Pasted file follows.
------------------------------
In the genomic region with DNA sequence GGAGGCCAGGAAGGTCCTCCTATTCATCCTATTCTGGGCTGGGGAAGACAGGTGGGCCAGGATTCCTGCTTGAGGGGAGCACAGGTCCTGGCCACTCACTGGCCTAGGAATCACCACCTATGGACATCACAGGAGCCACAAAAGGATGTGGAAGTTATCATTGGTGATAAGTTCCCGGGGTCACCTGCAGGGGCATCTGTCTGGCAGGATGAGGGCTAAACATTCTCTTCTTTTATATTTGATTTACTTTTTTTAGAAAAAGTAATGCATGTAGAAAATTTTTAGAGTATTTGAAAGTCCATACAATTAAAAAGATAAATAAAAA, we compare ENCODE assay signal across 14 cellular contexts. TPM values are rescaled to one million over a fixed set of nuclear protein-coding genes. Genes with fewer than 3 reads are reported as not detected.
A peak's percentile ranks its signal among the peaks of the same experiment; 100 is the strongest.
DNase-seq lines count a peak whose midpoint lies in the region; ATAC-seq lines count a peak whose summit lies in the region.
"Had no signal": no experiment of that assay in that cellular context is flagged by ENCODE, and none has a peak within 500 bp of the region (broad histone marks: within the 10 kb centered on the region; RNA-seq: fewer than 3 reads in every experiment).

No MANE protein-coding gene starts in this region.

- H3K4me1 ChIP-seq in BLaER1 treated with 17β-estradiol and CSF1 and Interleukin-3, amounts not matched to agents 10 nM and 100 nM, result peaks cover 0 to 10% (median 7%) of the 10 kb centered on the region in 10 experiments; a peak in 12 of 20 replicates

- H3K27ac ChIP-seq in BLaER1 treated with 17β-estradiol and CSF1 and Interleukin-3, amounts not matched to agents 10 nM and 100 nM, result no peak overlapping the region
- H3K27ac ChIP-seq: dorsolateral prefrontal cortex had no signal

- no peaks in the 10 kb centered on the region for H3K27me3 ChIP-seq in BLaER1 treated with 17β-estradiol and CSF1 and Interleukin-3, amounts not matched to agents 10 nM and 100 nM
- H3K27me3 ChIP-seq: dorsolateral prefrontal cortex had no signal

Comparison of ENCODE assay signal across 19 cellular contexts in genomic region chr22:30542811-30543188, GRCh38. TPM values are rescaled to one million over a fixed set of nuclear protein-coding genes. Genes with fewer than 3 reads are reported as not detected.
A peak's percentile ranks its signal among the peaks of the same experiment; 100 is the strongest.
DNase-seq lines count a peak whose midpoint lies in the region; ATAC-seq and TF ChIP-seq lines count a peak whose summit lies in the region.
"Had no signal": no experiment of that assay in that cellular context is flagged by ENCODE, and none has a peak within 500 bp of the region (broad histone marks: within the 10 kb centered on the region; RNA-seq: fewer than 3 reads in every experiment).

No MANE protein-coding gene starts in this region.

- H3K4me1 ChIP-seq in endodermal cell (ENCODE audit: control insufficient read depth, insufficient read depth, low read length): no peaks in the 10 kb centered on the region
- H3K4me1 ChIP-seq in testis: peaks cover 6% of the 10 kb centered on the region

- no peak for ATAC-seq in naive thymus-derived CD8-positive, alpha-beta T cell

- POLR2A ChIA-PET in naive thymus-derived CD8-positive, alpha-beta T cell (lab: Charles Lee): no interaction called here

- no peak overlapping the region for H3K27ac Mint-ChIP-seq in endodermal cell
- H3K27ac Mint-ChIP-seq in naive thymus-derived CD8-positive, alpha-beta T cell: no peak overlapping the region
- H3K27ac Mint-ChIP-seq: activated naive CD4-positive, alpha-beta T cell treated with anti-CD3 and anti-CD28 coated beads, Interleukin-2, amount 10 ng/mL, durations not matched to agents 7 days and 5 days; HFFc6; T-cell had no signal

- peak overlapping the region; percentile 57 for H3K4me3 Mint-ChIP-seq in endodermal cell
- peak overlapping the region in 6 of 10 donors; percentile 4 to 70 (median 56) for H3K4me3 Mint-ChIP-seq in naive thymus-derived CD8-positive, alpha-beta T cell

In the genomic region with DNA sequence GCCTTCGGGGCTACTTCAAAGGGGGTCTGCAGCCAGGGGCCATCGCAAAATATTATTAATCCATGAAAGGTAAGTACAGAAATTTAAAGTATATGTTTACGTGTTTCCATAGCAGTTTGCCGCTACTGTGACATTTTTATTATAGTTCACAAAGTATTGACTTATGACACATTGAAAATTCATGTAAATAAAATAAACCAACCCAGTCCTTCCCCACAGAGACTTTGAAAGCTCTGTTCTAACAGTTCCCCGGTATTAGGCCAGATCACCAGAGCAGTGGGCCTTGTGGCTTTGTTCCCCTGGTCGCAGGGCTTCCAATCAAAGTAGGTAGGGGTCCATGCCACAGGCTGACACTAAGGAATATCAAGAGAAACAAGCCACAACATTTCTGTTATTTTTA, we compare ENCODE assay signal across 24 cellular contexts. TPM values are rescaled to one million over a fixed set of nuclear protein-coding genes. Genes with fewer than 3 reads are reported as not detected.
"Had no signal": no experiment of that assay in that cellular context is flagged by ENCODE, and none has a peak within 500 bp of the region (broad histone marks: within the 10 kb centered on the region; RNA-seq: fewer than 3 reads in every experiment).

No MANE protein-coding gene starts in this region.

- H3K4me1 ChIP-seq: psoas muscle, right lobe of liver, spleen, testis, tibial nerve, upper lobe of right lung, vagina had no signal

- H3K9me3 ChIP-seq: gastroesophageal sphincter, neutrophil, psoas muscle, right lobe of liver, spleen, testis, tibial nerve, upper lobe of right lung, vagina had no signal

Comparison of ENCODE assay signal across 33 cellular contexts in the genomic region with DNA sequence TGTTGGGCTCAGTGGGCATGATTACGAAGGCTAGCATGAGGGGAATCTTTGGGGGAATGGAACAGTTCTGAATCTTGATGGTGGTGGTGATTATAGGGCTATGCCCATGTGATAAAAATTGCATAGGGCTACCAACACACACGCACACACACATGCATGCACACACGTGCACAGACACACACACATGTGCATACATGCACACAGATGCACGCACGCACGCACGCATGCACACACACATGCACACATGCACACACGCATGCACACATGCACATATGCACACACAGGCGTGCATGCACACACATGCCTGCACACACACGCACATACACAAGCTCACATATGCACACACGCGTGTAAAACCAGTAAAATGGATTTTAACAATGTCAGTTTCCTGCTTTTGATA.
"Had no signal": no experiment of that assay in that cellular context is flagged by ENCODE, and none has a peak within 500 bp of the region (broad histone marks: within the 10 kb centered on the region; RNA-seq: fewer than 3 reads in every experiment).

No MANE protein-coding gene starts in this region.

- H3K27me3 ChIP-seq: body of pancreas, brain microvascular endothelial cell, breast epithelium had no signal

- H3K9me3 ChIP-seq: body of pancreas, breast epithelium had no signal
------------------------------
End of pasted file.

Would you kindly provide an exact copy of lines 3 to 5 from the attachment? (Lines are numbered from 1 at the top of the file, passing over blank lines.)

DNase-seq lines count a peak whose midpoint lies in the region; ATAC-seq lines count a peak whose summit lies in the region.
"Had no signal": no experiment of that assay in that cellular context is flagged by ENCODE, and none has a peak within 500 bp of the region (broad histone marks: within the 10 kb centered on the region; RNA-seq: fewer than 3 reads in every experiment).

No MANE protein-coding gene starts in this region.